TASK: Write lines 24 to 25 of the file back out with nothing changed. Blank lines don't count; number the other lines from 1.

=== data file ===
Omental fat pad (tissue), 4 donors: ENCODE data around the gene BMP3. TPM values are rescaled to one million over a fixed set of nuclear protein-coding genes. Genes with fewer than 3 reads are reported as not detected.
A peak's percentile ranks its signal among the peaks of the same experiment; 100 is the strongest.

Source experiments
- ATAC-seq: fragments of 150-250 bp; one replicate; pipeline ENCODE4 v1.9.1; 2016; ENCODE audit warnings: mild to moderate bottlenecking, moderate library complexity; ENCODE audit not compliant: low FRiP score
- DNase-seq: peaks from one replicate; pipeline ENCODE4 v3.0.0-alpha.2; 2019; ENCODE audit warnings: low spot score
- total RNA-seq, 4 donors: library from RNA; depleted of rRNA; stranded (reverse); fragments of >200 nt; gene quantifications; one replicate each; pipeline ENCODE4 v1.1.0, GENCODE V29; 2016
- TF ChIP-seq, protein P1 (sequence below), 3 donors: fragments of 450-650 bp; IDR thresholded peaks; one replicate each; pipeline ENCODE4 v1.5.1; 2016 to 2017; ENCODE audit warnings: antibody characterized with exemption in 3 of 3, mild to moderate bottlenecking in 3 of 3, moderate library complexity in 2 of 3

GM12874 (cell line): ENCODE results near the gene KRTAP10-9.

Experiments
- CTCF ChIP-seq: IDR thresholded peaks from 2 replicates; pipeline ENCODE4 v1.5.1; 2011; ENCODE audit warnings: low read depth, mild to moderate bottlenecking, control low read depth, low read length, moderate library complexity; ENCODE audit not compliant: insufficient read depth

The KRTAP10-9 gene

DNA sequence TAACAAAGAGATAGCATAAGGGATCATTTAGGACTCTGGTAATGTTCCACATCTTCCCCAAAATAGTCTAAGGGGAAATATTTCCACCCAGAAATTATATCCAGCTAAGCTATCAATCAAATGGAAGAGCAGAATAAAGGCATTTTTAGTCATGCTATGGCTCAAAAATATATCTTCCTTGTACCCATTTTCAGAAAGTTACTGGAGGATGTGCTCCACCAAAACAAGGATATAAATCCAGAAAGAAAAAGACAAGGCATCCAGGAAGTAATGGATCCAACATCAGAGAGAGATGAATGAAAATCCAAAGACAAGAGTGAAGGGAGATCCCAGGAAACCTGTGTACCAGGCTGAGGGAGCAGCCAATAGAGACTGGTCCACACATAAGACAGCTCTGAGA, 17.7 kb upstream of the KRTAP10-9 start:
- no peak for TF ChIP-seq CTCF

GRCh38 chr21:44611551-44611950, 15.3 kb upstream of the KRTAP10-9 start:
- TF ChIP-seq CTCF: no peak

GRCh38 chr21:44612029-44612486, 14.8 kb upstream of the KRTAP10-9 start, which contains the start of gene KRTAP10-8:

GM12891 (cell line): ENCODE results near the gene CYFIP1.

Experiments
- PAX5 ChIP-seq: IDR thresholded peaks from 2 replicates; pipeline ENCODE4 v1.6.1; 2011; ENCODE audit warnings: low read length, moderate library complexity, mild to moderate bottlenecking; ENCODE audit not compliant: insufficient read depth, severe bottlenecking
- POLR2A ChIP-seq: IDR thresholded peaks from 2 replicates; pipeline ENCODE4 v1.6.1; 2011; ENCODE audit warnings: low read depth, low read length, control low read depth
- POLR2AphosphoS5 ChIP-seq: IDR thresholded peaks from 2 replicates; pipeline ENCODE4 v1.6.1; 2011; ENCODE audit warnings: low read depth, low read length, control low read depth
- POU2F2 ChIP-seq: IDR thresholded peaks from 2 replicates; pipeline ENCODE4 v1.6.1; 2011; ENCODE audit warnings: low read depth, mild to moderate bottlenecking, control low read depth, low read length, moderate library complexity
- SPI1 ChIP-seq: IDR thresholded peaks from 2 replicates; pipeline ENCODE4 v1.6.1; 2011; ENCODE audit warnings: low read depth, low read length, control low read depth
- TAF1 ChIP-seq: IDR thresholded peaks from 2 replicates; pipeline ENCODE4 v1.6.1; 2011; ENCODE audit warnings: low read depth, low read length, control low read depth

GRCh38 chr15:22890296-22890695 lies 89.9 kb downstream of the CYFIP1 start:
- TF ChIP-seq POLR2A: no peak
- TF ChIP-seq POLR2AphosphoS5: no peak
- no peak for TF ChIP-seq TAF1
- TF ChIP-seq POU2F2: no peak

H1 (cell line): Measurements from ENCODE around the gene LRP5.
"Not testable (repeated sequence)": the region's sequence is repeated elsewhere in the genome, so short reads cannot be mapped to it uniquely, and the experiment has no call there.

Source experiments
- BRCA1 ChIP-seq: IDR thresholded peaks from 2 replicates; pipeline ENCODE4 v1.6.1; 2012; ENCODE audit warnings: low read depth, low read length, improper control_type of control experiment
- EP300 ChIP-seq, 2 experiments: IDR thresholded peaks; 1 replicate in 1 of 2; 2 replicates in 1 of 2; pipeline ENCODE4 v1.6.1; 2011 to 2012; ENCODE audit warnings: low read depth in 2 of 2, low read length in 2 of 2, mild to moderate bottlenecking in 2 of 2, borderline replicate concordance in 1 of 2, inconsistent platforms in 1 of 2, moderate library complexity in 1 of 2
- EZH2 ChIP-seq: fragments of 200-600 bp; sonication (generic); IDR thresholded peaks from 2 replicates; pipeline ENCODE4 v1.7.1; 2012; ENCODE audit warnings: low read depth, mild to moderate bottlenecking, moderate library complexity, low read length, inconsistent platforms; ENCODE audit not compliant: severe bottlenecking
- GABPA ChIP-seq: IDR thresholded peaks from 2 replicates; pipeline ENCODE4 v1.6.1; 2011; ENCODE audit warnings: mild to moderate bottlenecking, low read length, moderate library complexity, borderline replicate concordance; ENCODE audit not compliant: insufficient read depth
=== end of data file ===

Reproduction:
- TAF1 ChIP-seq: IDR thresholded peaks from 2 replicates; pipeline ENCODE4 v1.6.1; 2011; ENCODE audit warnings: low read depth, low read length, control low read depth

GRCh38 chr15:22890296-22890695 lies 89.9 kb downstream of the CYFIP1 start: